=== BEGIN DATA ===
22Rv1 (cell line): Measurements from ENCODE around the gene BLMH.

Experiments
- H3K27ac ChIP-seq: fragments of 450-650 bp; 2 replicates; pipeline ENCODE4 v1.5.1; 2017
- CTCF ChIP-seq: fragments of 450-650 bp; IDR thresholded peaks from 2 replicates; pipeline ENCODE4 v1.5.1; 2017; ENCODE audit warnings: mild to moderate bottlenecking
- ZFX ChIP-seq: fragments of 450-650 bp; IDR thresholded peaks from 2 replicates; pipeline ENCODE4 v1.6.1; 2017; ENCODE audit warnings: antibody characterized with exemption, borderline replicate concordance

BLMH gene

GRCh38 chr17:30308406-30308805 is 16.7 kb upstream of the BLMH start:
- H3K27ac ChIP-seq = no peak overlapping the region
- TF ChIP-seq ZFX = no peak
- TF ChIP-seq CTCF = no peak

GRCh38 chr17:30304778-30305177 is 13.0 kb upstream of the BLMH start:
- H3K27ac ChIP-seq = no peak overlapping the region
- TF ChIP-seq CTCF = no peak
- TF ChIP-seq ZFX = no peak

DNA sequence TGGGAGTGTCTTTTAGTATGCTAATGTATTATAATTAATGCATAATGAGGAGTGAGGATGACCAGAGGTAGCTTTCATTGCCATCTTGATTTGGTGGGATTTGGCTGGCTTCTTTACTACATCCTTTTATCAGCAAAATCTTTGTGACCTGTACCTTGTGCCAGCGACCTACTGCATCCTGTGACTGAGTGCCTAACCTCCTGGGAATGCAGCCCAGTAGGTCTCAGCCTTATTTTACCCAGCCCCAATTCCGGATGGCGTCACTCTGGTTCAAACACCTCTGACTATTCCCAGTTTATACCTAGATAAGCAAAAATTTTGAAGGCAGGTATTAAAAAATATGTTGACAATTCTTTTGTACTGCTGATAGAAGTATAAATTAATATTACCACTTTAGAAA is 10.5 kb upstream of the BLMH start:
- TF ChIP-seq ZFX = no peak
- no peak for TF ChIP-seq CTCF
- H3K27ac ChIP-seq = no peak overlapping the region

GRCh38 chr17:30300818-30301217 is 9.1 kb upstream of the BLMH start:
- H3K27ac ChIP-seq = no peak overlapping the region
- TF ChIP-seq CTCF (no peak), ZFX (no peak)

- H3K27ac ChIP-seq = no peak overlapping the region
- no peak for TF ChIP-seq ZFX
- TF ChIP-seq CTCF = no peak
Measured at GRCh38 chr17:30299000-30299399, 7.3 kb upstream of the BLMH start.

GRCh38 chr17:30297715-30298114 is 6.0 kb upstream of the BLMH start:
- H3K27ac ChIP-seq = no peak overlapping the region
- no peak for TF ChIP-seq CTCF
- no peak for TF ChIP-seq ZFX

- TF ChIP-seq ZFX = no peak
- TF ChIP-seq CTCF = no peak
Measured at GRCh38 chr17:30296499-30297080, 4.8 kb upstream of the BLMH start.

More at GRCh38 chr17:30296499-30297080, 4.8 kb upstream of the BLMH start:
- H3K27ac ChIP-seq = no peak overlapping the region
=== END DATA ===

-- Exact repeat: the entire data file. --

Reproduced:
22Rv1 (cell line): Measurements from ENCODE around the gene BLMH.

Experiments
- H3K27ac ChIP-seq: fragments of 450-650 bp; 2 replicates; pipeline ENCODE4 v1.5.1; 2017
- CTCF ChIP-seq: fragments of 450-650 bp; IDR thresholded peaks from 2 replicates; pipeline ENCODE4 v1.5.1; 2017; ENCODE audit warnings: mild to moderate bottlenecking
- ZFX ChIP-seq: fragments of 450-650 bp; IDR thresholded peaks from 2 replicates; pipeline ENCODE4 v1.6.1; 2017; ENCODE audit warnings: antibody characterized with exemption, borderline replicate concordance

BLMH gene

GRCh38 chr17:30308406-30308805 is 16.7 kb upstream of the BLMH start:
- H3K27ac ChIP-seq = no peak overlapping the region
- TF ChIP-seq ZFX = no peak
- TF ChIP-seq CTCF = no peak

GRCh38 chr17:30304778-30305177 is 13.0 kb upstream of the BLMH start:
- H3K27ac ChIP-seq = no peak overlapping the region
- TF ChIP-seq CTCF = no peak
- TF ChIP-seq ZFX = no peak

DNA sequence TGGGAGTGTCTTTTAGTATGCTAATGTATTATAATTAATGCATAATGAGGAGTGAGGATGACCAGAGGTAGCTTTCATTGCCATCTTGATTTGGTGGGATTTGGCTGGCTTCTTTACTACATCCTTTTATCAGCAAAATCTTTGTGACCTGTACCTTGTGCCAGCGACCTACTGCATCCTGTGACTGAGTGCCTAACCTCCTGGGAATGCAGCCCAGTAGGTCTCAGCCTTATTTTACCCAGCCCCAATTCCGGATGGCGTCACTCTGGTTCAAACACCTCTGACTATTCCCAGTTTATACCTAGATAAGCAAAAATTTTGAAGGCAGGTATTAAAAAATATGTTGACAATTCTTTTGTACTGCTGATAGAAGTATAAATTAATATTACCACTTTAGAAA is 10.5 kb upstream of the BLMH start:
- TF ChIP-seq ZFX = no peak
- no peak for TF ChIP-seq CTCF
- H3K27ac ChIP-seq = no peak overlapping the region

GRCh38 chr17:30300818-30301217 is 9.1 kb upstream of the BLMH start:
- H3K27ac ChIP-seq = no peak overlapping the region
- TF ChIP-seq CTCF (no peak), ZFX (no peak)

- H3K27ac ChIP-seq = no peak overlapping the region
- no peak for TF ChIP-seq ZFX
- TF ChIP-seq CTCF = no peak
Measured at GRCh38 chr17:30299000-30299399, 7.3 kb upstream of the BLMH start.

GRCh38 chr17:30297715-30298114 is 6.0 kb upstream of the BLMH start:
- H3K27ac ChIP-seq = no peak overlapping the region
- no peak for TF ChIP-seq CTCF
- no peak for TF ChIP-seq ZFX

- TF ChIP-seq ZFX = no peak
- TF ChIP-seq CTCF = no peak
Measured at GRCh38 chr17:30296499-30297080, 4.8 kb upstream of the BLMH start.

More at GRCh38 chr17:30296499-30297080, 4.8 kb upstream of the BLMH start:
- H3K27ac ChIP-seq = no peak overlapping the region